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How do I Choose the Best Nutmeg Grinder?

Henry Gaudet
Henry Gaudet

Fresh nutmeg adds flavor and aroma that pre-ground bottled nutmeg simply cannot match. Before you can give your recipes a boost with fresh nutmeg, though, you will need a nutmeg grinder. When considering which nutmeg grinder to buy, you will need to consider features such as design, durability, storage and cost.

Nutmeg comes from grating the seed of the evergreen Myristica fragrans, the nutmeg tree. Its taste is sweet and spicy, similar to allspice and cloves. The dried nutmeg seed can be ground into a fine powder and added to savory meals, soup and stews; Indian and Mideastern dishes; deserts such as cakes, pies and custards; and even spiced mulled wine. Whole nutmeg seeds can keep for a year or more, but ground spice loses it flavor quickly, making fresh nutmeg the preferred choice for most serious cooks.

Nutmeg seeds.
Nutmeg seeds.

Choosing a nutmeg grinder begins with deciding which type of grinder suits best: the hand grater or the mill. Hand graters are small and light, easy to use and store with a minimum of fuss. They work well when nutmeg is used only occasionally. In kitchens that see a lot of baking, a mill might be a better option. Mills can grind large quantities of nutmeg easily, and cooks don’t run the risk of scraping their knuckles.

Whole and grated nutmeg.
Whole and grated nutmeg.

The hand grater style of nutmeg grinders is a small, curved rasping tool with tiny cone-shaped teeth. These grinders are very easy to use, but care must be taken to keep fingertips and knuckles clear of the rasp. If you are choosing a hand grater, select a sturdy nutmeg grinder made from stainless steel instead of a cheap acrylic model that is likely to blunt quickly. Some designs include a reservoir to catch ground spices and to store unused whole nutmeg, which can be a handy feature when space in smaller kitchens is at a premium.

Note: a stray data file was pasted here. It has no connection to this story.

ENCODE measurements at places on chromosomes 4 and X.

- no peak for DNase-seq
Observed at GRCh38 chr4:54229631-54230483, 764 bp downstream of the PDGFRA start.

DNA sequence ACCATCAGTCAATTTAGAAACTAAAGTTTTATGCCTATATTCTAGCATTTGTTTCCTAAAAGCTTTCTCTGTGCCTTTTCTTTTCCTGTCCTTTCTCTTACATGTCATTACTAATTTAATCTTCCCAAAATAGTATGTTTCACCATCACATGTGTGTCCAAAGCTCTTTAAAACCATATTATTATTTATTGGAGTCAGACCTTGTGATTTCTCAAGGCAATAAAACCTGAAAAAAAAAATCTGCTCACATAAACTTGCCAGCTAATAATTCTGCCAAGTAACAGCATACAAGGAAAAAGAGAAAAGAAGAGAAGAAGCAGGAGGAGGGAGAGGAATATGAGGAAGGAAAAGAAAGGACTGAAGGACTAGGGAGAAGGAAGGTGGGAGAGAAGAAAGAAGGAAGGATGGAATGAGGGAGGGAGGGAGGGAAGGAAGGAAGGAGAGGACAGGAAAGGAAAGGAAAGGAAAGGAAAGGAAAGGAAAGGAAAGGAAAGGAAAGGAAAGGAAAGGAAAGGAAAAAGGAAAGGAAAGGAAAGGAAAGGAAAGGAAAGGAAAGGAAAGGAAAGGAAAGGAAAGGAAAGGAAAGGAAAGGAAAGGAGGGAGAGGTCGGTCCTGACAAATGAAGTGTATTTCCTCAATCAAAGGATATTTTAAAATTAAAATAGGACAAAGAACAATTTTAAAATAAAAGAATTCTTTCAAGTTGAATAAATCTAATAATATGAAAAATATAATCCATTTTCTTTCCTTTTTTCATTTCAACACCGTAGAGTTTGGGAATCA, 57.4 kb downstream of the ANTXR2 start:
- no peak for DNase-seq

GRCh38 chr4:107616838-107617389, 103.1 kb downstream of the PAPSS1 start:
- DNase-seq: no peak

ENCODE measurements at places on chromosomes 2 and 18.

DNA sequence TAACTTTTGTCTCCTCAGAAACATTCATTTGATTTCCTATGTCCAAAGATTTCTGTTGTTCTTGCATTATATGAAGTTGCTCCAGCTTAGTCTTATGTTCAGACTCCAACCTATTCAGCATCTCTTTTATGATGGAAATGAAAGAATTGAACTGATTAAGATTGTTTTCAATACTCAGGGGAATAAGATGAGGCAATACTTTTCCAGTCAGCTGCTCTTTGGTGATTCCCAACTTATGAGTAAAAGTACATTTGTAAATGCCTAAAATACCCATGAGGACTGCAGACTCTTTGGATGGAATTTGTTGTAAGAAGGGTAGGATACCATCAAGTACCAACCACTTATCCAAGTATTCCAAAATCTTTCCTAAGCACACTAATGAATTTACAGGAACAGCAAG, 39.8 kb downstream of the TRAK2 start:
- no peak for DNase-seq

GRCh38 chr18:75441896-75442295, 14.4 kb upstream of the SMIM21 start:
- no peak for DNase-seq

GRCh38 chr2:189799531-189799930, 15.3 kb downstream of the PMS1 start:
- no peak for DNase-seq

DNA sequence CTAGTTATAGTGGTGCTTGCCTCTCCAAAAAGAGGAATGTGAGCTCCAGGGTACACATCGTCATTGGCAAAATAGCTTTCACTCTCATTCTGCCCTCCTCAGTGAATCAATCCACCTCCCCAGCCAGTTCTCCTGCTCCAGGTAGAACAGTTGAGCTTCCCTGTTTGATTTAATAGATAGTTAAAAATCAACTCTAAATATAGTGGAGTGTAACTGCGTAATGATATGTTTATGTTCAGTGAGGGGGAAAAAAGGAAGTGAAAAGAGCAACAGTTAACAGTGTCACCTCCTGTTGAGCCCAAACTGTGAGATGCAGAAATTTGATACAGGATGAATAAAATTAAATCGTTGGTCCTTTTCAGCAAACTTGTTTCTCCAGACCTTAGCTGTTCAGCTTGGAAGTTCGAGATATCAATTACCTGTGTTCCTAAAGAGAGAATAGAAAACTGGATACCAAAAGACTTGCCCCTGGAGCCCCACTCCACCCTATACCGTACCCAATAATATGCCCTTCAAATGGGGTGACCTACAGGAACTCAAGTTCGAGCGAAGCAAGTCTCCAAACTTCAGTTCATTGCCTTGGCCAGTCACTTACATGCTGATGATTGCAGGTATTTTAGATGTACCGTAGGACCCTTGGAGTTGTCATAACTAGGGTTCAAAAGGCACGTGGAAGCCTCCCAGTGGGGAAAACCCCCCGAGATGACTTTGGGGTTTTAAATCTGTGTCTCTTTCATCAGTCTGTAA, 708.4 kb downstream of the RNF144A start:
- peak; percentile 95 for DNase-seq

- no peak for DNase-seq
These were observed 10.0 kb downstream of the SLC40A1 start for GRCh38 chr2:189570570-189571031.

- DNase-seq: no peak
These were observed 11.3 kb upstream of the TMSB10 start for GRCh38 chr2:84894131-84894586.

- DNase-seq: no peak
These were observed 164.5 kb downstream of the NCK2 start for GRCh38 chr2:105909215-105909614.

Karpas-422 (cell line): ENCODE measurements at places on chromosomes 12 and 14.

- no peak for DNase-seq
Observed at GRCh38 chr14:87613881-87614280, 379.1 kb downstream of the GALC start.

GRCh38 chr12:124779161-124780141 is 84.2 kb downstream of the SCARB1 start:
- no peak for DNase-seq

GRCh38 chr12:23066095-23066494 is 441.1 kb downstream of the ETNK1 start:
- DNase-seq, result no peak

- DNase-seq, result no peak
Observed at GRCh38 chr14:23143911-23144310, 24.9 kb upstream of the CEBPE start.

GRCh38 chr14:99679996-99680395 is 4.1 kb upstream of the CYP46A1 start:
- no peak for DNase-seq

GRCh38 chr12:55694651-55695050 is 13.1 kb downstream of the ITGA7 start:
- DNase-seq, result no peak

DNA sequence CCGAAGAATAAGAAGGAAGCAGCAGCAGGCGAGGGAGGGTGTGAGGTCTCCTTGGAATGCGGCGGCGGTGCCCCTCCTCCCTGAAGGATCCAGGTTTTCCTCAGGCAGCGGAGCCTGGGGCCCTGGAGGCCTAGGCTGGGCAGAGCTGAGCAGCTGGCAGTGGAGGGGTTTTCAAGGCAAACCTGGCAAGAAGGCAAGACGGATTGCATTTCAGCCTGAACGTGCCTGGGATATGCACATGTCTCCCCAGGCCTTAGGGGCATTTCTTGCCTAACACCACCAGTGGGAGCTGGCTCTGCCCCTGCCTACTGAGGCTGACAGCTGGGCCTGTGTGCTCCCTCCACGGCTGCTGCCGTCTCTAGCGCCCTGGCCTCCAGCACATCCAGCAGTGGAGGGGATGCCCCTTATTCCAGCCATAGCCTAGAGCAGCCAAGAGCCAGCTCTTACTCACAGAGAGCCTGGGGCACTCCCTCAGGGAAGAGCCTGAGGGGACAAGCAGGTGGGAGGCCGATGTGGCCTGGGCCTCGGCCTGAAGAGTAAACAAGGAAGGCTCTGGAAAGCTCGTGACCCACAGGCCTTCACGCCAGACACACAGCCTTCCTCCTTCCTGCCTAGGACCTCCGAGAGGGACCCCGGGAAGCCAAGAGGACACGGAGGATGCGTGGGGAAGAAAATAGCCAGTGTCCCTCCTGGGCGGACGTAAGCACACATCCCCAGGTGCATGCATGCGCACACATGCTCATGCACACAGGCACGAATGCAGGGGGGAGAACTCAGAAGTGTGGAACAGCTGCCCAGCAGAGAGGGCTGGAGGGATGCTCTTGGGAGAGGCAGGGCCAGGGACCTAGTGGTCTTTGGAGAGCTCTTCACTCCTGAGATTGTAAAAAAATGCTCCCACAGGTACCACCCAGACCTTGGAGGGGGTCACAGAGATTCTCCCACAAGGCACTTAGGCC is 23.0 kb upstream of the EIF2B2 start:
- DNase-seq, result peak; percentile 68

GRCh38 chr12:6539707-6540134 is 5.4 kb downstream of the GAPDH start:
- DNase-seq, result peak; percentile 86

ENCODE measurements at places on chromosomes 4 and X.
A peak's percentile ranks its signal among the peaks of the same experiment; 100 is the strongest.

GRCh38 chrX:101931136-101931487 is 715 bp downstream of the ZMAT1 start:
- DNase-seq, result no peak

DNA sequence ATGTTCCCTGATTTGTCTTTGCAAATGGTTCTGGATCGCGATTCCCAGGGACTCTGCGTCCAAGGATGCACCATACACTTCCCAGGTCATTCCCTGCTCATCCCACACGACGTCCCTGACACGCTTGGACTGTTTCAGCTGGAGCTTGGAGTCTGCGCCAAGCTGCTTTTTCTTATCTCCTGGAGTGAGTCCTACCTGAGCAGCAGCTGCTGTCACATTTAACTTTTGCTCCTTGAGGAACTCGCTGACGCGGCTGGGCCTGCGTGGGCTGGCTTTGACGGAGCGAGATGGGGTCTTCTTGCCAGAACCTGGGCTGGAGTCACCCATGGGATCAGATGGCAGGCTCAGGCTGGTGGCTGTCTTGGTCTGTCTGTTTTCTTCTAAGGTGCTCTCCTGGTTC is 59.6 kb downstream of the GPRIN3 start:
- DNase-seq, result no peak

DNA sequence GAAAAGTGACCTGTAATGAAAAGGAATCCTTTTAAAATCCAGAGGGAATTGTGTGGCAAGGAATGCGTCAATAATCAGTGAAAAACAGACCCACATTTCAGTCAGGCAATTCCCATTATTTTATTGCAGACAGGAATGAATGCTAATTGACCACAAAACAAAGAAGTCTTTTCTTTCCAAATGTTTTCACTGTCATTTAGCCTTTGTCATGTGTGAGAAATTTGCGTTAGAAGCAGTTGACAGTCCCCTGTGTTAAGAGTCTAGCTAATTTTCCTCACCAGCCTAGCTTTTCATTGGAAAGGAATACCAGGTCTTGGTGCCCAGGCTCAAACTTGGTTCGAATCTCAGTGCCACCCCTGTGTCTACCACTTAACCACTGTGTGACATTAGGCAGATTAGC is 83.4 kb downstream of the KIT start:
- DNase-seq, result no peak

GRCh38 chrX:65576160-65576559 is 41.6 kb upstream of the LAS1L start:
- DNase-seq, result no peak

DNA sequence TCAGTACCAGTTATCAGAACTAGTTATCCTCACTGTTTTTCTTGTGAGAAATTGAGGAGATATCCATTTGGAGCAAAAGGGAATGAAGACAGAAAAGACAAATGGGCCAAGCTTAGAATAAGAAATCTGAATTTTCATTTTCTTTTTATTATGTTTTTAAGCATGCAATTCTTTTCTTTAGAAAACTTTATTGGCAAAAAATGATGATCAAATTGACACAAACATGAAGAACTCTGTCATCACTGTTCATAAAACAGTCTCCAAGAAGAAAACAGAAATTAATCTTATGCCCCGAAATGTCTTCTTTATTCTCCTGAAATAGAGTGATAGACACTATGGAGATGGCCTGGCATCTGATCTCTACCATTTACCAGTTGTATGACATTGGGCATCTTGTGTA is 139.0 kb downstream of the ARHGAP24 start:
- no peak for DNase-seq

Mulled wine is often spiced with nutmeg.
Mulled wine is often spiced with nutmeg.

A mill-style nutmeg grinder works in similar fashion to a pepper mill. Whole nutmeg is placed in a chamber, and turning a handle in the top of the mechanism spins blades in the bottom of the mill, shaving and grinding the nutmeg. A quality mill can grind nutmeg much faster than a hand grater and doesn't place fingers in harm’s way, but cheaper models might not work properly, grinding too coarsely or not at all. Mills are larger than hand graters and more difficult to store, and mills are more complex devices, meaning that there are more things that potentially can go wrong.

No matter which nutmeg grinder design you choose, you are likely to consider cost when purchasing. Discount models of either style might be unreliable and could become dull or break after only a few uses. High-end devices often include unneeded features and attachments, adding to cost and clutter. A simple grinder with quality parts should be sufficient for most kitchens.

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Discussion Comments


@ZipLine-- I've owned several nutmeg mills because I love nutmeg and use it often. The first one I had was not very good. It would not grind the nutmegs all the way and a lot of it was wasted. The one I have now however works quite well. It grinds the nuts almost entirely, so there is no waste. It doesn't take too much effort either. So when I'm baking and need nutmeg, I can grind some very quickly this way.

I highly recommend customer reviews before purchasing this type of nutmeg grinder. Read reviews and check for information about the sharpness of the blades, whether the nuts get grated all the way and whether it's easy or difficult to clean the grinder.


Has anyone here tried one of those twister nutmeg grinders that look like a large whole black pepper grinder? Do these actually work?


I have a very small hand grater that I use to grate nutmeg. What I love about it is that whatever I grate ends up in the small plastic basin, so I don't need to hold the grater on top of a plate.

I don't use a lot of nutmeg. I usually grate some fresh to top hot drinks like cappuccino. So this works fine for me. But for people who need a lot more grated nutmeg at once cannot do it with a hand grater. It will take too long and it will be tiring.

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    • Nutmeg seeds.
      By: Unclesam
      Nutmeg seeds.
    • Whole and grated nutmeg.
      By: Thomas Francois
      Whole and grated nutmeg.
    • Mulled wine is often spiced with nutmeg.
      By: ExQuisine
      Mulled wine is often spiced with nutmeg.